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House Bill 573 — Absentee ballots

House Bill 573 — Absentee ballots

Parrish Miller
February 20, 2024

Bill Description: House Bill 573 would limit the use of absentee ballots to cases where a voter has an illness or disability or anticipates being absent from the voting jurisdiction. 

Rating: +1

Does it in any way restrict public access to information related to government activity or otherwise compromise government transparency, accountability, or election integrity? Conversely, does it increase public access to information related to government activity or increase government transparency, accountability, or election integrity?

House Bill 573 would amend Section 34-1002, Idaho Code, to say that a "registered elector may request an absentee ballot if the elector is unable to vote in person on the day of the election and on all early voting days because the elector anticipates being out of the jurisdiction on such days; or has an illness or another disability that would prevent the elector from voting in person on such days."

It would require that absentee ballot applications include "the reason justifying the request for an absentee ballot."

The bill would say that an absentee ballot application may only be sent when requested by an elector, and only by "the county clerk or other officer charged by law with the duty of issuing official ballots for the election."

The bill would require that an absentee ballot application be completed by the elector "unless the elector, due to illness or another disability, needs assistance in completing the application. Such assistance may be provided only by a person who has a familial or caregiving relationship with the elector."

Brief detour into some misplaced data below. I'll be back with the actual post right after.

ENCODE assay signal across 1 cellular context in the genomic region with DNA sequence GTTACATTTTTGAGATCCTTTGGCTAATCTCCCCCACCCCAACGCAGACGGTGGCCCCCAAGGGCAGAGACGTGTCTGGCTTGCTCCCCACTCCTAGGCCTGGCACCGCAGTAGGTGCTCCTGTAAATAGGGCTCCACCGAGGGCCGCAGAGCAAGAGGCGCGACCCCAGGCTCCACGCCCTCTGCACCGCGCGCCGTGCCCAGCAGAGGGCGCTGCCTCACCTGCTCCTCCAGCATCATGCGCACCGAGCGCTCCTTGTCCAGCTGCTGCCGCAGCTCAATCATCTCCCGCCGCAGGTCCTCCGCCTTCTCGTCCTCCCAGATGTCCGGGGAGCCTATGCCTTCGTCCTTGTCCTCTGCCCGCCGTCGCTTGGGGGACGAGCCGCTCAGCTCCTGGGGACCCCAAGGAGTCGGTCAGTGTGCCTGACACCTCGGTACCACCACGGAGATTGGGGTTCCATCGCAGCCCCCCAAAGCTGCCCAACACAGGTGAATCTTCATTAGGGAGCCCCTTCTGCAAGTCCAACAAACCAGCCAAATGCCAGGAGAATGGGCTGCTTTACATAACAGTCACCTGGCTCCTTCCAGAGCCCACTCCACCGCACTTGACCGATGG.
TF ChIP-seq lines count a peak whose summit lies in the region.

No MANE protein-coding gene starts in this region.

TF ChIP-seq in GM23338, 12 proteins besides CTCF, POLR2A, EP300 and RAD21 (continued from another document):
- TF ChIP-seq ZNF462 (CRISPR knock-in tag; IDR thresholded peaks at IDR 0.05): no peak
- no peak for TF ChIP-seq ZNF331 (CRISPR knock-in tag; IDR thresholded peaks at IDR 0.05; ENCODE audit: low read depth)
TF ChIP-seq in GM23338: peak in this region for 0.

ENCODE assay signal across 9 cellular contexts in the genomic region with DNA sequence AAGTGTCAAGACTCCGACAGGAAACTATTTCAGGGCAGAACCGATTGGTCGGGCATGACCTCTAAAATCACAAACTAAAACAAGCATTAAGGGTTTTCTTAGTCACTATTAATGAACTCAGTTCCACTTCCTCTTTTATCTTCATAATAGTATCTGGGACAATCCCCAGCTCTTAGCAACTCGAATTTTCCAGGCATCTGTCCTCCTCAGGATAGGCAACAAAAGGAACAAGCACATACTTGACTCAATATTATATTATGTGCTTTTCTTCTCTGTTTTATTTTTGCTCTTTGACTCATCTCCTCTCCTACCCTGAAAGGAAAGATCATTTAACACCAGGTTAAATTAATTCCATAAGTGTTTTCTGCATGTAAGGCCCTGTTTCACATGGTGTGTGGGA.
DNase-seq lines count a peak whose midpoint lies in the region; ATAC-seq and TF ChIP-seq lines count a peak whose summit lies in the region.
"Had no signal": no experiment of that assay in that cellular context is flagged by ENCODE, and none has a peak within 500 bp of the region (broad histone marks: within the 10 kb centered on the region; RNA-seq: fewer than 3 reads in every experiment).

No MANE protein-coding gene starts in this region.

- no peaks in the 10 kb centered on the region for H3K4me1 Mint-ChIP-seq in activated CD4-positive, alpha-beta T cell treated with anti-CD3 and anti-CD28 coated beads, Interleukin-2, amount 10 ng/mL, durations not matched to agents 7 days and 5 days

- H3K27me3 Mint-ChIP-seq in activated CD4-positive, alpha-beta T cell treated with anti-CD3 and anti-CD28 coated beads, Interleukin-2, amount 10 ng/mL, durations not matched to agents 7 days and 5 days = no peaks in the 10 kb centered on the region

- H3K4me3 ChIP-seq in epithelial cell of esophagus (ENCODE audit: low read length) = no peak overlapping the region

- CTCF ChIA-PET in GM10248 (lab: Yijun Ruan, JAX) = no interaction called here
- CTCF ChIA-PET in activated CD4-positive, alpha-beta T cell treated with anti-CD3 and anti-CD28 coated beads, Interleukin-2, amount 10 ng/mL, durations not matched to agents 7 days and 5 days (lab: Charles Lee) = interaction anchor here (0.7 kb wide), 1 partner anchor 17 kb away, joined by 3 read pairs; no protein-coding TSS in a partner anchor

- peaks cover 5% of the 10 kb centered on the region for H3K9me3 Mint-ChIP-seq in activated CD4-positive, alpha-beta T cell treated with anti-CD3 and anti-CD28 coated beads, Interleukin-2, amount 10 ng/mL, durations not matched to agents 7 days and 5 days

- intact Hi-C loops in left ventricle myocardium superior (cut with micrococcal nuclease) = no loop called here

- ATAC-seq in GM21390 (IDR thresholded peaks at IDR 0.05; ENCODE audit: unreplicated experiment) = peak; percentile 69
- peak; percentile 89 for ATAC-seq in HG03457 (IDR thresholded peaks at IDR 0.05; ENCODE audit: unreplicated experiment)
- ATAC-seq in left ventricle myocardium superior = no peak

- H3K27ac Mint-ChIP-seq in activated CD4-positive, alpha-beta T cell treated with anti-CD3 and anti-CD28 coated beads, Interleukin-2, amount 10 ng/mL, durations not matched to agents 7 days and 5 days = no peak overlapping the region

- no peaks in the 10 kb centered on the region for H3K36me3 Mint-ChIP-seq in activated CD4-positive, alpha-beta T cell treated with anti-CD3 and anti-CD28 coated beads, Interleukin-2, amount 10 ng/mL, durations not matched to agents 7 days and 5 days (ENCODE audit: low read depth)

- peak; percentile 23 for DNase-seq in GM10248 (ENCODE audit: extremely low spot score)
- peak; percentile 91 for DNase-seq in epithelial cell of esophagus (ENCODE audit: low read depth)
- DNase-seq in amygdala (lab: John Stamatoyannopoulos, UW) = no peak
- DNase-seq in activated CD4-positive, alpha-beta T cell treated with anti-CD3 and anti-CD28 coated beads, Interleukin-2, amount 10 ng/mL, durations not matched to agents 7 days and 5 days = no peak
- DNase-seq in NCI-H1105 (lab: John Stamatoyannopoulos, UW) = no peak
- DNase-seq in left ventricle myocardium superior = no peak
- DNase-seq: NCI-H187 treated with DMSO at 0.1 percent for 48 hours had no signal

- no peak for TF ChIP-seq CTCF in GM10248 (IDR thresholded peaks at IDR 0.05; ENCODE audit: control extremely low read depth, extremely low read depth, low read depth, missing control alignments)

The final change made by the bill would clarify that "an application for an absentee ballot that fails to comply with the provisions of this subsection shall be considered invalid, and no absentee ballot shall be issued in response to an invalid application."

Prior to the recent hyper-politicalization of the issue, both sides of the political aisle have long agreed that voting by mail-in ballot increases the likelihood of fraud, as Texas Attorney General Ken Paxton explained in a 2020 op-ed.

While the limitations imposed by House Bill 573 might seem inconvenient to some, the widespread availability of early voting and the hardship exemptions contained in the bill are sufficient to prevent any disenfranchisement while still strengthening the state's election integrity.


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